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New Zealand King Salmon sent 1,300 tonnes of dead salmon to landfill (Photo RNZ/Supplied)
New Zealand King Salmon sent 1,300 tonnes of dead salmon to landfill (Photo RNZ/Supplied)

The BulletinJuly 6, 2022

Why did 1,300 tonnes of salmon die?

New Zealand King Salmon sent 1,300 tonnes of dead salmon to landfill (Photo RNZ/Supplied)
New Zealand King Salmon sent 1,300 tonnes of dead salmon to landfill (Photo RNZ/Supplied)

A marine heatwave killed 1,300 tonnes of salmon at a Marlborough Sounds farm and it’s raising questions about how our aquaculture industry adapts to climate change, writes Anna Rawhiti-Connell in The Bulletin.


Marine heat wave kills fish

As RNZ’s Hamish Cardwell writes, a marine heatwave has lifted ocean temperatures five degrees above normal in parts of the country. Salmon don’t thrive in warmer marine temperatures and, in the wild, will seek out cooler waters. That’s not possible in a farmed environment and in Marlborough the country’s largest salmon exporter, New Zealand King Salmon, sent 1,300 tonnes of dead salmon to landfill, laid off staff and closed farms after the heat wave killed the fish. For those that imagine fish as items in a supermarket trolley, that’s 1,300,000kg of salmon or roughly 6,500,000 of the 200g packets of salmon that currently sell for $17.49 at New World.

Questions about how multimillion dollar aquaculture industry adapts to climate change

For those that think in business metrics, New Zealand King Salmon has posted a $73m loss, as reported by Newsroom’s Marc Daalder. According to the value of aquaculture exports in 2021 totalled over $424m. Both Cardwell’s and Daalder’s stories are extensive and worth a read. Once again, I am exposing my “master of none” naivete, but that scale of loss, both in terms of fish and value, seems quite extraordinary. Both pieces highlight the extent to which climate change and the resulting marine heat waves are prompting questions and concerns about how New Zealand’s aquaculture industry adapts to it. The heat wave also caused mass bleaching of native sea sponges in Fiordland. It should be noted that concerns were raised by an animal welfare group about farmed fish after the salmon died. New Zealand King Salmon responded at the time.

Open sea aquaculture a possible solution but delayed by RMA consent process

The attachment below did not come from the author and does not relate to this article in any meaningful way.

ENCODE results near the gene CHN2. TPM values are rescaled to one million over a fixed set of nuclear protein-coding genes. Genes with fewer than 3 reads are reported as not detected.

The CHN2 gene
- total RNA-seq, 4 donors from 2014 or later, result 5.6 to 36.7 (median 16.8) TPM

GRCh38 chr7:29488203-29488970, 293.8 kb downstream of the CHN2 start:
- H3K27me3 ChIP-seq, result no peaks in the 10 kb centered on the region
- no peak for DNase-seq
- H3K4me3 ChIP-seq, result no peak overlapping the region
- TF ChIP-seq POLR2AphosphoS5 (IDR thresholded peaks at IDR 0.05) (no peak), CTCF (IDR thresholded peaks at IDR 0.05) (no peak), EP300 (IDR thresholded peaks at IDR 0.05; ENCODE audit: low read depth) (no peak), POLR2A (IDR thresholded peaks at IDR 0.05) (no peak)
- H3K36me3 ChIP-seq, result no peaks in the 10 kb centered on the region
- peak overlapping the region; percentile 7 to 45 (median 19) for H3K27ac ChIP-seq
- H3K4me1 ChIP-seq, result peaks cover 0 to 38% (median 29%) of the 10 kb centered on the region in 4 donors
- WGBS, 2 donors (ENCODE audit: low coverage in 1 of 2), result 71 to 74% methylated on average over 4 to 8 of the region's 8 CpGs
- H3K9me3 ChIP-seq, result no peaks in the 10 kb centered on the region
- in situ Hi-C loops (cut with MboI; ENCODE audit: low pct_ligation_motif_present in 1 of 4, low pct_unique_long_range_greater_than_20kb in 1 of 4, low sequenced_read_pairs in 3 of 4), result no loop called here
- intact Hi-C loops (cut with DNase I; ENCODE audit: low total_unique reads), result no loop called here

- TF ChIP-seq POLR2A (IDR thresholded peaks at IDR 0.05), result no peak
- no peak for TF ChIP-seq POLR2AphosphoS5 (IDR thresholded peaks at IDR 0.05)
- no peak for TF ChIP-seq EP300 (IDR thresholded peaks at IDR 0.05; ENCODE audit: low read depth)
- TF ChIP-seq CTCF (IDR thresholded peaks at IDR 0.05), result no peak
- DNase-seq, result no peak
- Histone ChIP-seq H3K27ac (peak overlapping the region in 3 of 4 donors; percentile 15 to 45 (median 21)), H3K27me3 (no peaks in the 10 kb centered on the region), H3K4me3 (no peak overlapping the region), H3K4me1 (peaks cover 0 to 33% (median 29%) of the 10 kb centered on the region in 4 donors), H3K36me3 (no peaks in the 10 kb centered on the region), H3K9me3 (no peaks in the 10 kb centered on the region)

Fish has the potential to be a more sustainable and climate-friendly source of in-demand protein both here and abroad. The industry is keen to look at open ocean aquaculture which, as Daalder writes, could unlock a new scale of fish farming while also boosting climate resilience. New Zealand King Salmon applied for resource consent to do just that in 2019 but was met with opposition and Covid-related delays.  Chief executive Grant Rosewarne says a bespoke piece of legislation, rather than the lengthy Resource Management Act process, would’ve likely saved the salmon and their business.

Last summer’s marine heat wave is unlikely to be the last

The newly-agreed-to free trade agreement with the European Union has been celebrated by the fisheries industry, as highlighted by various industry press releases and this article in Fish Farmer Magazine (a new read for me). It represents tariff savings of $19.6m per annum and, as Cardwell writes, the government sees the aquaculture industry as a good bet for producing low emissions protein with international market potential. Scientists say last summer’s marine heat wave is unlikely to be the last. Andrea Vance recently published an overview of the mish mash of legislation that governs our marine environments. Experts say a lot of it is out of date – both in terms of protection of our marine environment and in dealing with the threat degradation poses to the commercial value extracted from it. As Cardwell writes, “aquaculture is a climate change canary” and this story about salmon seems very emblematic of the challenges and balancing act we face.

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